Living Faithfully in an Unjust World (Book Review)

Pamir Dietrich, Ayşe
This book examines the social life of the Russians, the impact of neoliberal ecomomic policies on society, political transformation, the state’s deliberate abandonment of social welfare following the break up of the Soviet Union in 1991, unemployment, rapidly rising rates of homelessness, poverty, crime, drug abuse, alcoholism, environment degradation, traffic problems, domestic violence, political and economic corruption etc. The author discusses how the shared values and practices of care and kindness have remained central to daily Russian life under the present circumstances, and explains what links members of diverse group of individuals and organizations, that have a common concern of caring for others, what constitutes faith-based compassion in Russian life today, and the meaning of living faithfully while struggling to correct social injustices. This work is an ethnographic investigation of how members of a faith-based community in Moscow have utilized faith-driven ideals about compassion, service and social action to create an alternative system of social welfare and social justice that is making a significant contribution to Russian society. The author recounts acts of benevolence and compassion in the period prior to the creation of the Soviet Union carried out by and through religious institutions. During the Soviet period, benevolence and compassion lost their official connection to religious traditions and were transformed into state-sponsored activities; the state encouraged (and even obliged) citizens to practice compassion as a type of moral citizenship in schools, workplaces and neighborhood associations. The writer argues that these obligatory acts of compassion often backfired as citizens participated grudgingly in voluntary activities, and toward the end of the Soviet period community ethics of compassion shifted to grassroots citizens’ groups. Finally, the author discusses the efficiency of the work carried out by faith-based communities and their secular counterparts, their achievements, and what benefits their formal recognition by the Russian state would bring. From her comparison of faith-based institutions with secular organizations she concludes that faith-based organizations appear to be more concerned with ensuring social stability and attempting to improve the world a little for everyone, whereas secular ones seem to be more concerned with enforcing tradition and morality. This book makes a valuable contribution to the study of ethical life, faith-based groups and secular organizations in modern Russian society. The writer presents a compelling depiction of private, social welfare activities combined with a detailed ethnographic analysis.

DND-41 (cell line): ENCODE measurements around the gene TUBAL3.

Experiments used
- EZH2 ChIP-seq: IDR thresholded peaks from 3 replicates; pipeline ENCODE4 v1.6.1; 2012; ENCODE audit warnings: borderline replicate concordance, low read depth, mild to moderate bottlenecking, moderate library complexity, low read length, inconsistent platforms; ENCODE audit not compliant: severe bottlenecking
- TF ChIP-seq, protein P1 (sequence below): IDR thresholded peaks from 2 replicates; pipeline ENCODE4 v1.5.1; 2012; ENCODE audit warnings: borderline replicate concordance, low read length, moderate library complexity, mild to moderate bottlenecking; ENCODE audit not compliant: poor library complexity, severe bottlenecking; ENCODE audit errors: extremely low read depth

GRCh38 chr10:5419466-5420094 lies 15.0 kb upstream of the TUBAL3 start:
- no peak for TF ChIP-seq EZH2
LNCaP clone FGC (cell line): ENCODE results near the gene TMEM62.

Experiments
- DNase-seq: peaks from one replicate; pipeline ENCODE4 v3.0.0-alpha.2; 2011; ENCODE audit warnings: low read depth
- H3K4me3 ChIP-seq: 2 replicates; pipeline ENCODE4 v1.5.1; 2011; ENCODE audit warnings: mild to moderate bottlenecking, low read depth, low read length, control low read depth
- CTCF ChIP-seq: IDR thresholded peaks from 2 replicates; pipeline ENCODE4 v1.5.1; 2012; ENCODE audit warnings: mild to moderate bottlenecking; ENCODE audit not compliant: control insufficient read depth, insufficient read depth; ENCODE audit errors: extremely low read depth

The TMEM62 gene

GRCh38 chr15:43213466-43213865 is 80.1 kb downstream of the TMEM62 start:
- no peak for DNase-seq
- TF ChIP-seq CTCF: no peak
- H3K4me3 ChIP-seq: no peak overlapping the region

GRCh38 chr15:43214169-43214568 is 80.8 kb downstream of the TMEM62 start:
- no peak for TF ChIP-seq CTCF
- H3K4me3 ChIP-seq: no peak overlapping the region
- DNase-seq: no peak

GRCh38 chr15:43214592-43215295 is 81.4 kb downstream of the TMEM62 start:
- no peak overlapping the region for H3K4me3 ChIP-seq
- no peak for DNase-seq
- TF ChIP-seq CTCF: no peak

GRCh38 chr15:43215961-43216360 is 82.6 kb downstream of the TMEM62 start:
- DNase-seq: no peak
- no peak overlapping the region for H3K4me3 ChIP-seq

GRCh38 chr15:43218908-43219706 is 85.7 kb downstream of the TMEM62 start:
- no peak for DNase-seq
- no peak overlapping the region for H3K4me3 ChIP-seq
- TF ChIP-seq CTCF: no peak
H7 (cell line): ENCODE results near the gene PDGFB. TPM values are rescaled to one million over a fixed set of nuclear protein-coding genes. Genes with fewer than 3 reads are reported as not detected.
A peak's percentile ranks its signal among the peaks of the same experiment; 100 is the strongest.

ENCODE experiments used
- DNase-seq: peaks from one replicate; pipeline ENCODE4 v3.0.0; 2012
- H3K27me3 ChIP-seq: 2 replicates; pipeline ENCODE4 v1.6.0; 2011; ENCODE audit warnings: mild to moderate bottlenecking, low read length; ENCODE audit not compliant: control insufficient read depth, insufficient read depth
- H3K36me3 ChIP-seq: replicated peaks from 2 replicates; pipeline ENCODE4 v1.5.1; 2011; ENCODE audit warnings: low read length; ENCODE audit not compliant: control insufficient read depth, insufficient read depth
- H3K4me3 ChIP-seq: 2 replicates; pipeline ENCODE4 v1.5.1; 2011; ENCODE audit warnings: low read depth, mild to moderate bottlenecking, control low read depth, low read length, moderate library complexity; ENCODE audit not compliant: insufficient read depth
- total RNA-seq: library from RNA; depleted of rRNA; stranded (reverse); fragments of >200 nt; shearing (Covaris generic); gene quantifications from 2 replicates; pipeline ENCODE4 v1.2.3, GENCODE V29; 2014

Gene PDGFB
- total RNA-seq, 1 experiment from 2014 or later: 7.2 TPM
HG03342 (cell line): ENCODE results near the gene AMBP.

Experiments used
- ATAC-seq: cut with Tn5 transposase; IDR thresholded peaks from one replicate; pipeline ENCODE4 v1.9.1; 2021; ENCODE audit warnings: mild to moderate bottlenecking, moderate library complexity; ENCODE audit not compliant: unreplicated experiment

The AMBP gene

International Journal of Russian Studies


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Citation Formats
A. Pamir Dietrich, “Living Faithfully in an Unjust World (Book Review),” International Journal of Russian Studies, vol. 7, no. 7/2 2018, pp. 209–210, 2018, Accessed: 00, 2023. [Online]. Available: